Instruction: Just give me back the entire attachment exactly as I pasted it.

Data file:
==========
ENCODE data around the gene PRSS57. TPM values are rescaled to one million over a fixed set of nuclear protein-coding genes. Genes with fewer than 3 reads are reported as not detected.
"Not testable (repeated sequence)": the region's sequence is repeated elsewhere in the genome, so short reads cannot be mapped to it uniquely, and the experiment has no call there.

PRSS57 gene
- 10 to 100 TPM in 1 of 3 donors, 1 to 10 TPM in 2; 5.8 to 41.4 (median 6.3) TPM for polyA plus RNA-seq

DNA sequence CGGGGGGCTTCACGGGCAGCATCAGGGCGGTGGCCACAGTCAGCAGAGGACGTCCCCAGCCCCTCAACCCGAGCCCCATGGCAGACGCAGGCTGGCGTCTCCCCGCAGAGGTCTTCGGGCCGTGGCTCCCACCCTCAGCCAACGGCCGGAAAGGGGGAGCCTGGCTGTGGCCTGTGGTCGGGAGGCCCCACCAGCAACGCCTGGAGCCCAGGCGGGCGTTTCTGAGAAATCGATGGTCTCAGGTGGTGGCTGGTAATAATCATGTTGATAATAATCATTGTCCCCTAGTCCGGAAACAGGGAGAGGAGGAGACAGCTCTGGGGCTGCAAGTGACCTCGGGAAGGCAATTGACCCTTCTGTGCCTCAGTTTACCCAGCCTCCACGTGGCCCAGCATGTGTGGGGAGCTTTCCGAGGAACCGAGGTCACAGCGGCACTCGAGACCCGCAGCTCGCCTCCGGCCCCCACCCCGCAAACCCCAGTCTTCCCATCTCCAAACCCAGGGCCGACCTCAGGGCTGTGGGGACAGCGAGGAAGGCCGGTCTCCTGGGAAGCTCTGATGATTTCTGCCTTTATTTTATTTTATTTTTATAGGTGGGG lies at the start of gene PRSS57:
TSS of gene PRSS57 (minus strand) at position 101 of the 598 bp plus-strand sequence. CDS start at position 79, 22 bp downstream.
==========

ENCODE data around the gene PRSS57. TPM values are rescaled to one million over a fixed set of nuclear protein-coding genes. Genes with fewer than 3 reads are reported as not detected.
"Not testable (repeated sequence)": the region's sequence is repeated elsewhere in the genome, so short reads cannot be mapped to it uniquely, and the experiment has no call there.

PRSS57 gene
- 10 to 100 TPM in 1 of 3 donors, 1 to 10 TPM in 2; 5.8 to 41.4 (median 6.3) TPM for polyA plus RNA-seq

DNA sequence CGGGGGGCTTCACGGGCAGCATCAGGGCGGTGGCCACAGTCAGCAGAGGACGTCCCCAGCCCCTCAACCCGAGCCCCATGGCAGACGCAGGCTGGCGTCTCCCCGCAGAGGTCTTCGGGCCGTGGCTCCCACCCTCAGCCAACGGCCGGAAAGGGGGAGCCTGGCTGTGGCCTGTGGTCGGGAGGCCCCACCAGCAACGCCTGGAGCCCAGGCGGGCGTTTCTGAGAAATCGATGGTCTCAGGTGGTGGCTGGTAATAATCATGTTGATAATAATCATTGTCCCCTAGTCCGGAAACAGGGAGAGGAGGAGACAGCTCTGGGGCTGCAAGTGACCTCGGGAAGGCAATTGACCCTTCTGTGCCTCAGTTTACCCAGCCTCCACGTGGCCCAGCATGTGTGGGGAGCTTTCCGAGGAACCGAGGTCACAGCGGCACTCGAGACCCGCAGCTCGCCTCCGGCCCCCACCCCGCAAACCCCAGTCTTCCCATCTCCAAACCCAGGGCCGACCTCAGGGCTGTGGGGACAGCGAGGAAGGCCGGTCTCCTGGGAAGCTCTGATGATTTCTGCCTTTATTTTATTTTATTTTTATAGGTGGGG lies at the start of gene PRSS57:
TSS of gene PRSS57 (minus strand) at position 101 of the 598 bp plus-strand sequence. CDS start at position 79, 22 bp downstream.